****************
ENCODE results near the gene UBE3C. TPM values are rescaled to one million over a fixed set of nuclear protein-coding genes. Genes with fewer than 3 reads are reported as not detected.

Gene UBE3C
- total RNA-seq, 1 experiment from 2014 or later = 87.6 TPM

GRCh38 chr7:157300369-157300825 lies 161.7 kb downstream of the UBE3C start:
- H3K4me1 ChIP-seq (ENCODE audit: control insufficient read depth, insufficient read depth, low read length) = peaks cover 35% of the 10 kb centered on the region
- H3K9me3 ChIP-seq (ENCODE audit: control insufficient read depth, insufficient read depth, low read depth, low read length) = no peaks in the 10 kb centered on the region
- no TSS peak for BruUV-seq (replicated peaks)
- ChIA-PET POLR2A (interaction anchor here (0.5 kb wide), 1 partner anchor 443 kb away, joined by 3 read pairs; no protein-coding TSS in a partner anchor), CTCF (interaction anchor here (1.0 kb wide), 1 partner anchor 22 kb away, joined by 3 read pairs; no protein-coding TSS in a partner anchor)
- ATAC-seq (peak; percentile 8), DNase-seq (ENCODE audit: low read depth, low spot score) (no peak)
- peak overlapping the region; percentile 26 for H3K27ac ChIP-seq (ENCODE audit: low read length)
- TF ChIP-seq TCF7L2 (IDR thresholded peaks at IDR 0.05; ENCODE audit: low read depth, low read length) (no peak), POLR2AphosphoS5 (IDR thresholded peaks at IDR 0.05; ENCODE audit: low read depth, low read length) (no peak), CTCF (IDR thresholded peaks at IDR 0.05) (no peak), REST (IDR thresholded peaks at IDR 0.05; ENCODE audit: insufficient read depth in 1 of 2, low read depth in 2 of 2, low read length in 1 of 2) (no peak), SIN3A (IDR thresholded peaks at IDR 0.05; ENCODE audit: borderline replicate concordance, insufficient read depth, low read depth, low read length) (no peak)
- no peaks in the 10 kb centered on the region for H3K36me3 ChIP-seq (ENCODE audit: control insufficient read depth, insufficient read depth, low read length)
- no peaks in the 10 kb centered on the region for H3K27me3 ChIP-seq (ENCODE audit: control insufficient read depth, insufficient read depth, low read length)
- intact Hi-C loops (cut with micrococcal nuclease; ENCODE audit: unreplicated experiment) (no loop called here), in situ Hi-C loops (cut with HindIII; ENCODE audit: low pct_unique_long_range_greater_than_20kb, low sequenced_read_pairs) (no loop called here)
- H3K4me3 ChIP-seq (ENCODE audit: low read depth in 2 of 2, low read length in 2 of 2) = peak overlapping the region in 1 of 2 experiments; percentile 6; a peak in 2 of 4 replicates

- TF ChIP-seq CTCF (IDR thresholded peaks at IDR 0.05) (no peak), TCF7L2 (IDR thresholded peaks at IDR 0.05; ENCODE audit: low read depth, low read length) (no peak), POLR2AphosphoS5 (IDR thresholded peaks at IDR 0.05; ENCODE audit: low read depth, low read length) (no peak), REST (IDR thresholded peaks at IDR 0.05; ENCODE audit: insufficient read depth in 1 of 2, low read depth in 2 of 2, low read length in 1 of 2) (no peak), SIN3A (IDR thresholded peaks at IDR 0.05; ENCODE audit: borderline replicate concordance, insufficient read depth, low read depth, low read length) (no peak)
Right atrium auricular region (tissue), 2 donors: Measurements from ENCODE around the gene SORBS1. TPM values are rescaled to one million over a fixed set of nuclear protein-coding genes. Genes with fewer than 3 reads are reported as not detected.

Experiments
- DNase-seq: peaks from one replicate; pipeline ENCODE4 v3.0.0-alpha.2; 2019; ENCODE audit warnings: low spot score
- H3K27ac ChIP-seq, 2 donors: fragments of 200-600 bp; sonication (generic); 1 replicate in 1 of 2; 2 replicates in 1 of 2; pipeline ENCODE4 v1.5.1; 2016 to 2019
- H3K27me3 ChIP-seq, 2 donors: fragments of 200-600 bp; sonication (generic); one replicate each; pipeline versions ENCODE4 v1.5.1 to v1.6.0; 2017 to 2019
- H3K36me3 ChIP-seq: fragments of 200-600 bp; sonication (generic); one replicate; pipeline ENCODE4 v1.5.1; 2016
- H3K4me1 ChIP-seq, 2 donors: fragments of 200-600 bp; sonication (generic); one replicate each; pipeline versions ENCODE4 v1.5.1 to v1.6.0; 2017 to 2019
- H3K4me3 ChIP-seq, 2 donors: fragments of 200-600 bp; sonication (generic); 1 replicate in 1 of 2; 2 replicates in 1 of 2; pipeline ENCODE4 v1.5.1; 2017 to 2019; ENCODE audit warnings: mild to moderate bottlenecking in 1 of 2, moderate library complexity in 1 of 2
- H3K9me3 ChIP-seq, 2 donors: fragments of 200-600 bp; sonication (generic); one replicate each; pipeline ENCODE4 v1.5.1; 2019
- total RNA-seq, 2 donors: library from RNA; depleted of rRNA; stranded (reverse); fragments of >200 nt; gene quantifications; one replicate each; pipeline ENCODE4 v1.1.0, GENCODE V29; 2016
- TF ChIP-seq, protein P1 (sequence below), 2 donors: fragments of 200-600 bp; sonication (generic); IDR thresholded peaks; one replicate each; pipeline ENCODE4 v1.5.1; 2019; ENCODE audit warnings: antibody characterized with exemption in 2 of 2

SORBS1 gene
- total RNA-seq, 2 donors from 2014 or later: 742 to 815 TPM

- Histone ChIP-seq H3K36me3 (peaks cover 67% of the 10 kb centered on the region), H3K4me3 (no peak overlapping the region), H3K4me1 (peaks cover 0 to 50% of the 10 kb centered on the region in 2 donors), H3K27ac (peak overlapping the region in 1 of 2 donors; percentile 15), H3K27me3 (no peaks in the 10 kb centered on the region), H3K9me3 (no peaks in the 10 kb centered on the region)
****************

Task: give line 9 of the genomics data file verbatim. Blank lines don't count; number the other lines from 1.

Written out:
- ATAC-seq (peak; percentile 8), DNase-seq (ENCODE audit: low read depth, low spot score) (no peak)